Call Me, Maybe?

I put a lot of thought into what toy, show, or song that meant a lot to me in my childhood. I thought about discussing my Furby, digital pet key chain, my barbie computer game, or my quad but I realized that I didn’t have a whole lot to say about any of these. I think the item that had the biggest effect on me as a middle school adolescent was a cell phone. This was a symbol for a huge time of growth and change in my life, as materialistic as that may sound.. It’s true!

To make a long story short, my mom married my step dad when I was three, and got divorced when I was in 7th grade. Essentially, I grew up with him as though he was my father. When they got divorced, things got sort of complicated. My step dad decided to buy me a cell phone, just to spite my mom because she didn’t think I should have one until I started driving. That’s sort of the background. 

So, what is cell phone meant for? At that time, (It’s crazy to think how much has changed in just a few years), cell phones were meant for phone calls. At least that’s how it was in my family. Even for most high school kids at that time, cell phones were meant just to make phone calls or in case of an emergency. This seems simple enough. 

In my case, the cell phone symbolized a much deeper message. Firstly, it was a symbol of spite between my mom and step dad’s marriage. All it really did was cause drama when I didn’t even need it in the first place, but was glad to have it because it made me seem “cool” and more “mature”. So when I first got it, the first thing I did was stay up until midnight on school nights playing Bejeweled and Snake. I lived with my mom so I wasn’t allowed to bring it to school or really to use it at all. As a middle schooler, I was just proud to say I had a cell phone and my friends thought that was pretty cool. Not many kids had cell phones and if they did, they didn’t pay for texting so that wasn’t even an option at that time. To sum it up, the cell phone was a symbol of status and maturity in my head and I didn’t really understand the big deal about it, or why my parents fought about it until I got into highschool (once most kids had cell phones).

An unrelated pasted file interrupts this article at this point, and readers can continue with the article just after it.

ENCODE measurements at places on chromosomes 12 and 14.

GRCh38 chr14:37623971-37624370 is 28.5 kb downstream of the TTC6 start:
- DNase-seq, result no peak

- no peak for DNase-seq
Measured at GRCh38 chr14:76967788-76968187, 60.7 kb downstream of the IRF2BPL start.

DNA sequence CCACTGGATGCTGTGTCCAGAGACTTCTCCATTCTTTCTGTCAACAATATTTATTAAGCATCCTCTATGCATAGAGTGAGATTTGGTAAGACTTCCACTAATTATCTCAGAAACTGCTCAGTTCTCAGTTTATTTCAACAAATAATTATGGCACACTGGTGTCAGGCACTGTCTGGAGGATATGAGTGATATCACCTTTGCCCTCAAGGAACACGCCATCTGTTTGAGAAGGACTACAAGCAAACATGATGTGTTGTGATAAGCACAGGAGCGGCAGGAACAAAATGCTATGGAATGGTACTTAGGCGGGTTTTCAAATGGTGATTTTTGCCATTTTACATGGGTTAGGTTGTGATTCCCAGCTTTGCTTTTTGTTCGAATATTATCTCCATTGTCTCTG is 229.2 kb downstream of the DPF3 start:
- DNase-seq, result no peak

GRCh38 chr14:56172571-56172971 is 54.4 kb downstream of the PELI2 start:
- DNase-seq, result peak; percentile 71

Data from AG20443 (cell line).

On the other hand, once other kids started getting cell phones in high school, there was many other reasons for having cell phones. In many ways it was a sign of rebellion and again, status. I remember my friends started texting during class and would always get in trouble. They would use it as a way to talk, and it was much cooler than having to call your friends from your land line. This correlates with Griffin’s idea that at some point, kids have to find their own freedom as well as deviate from society and their parental controls.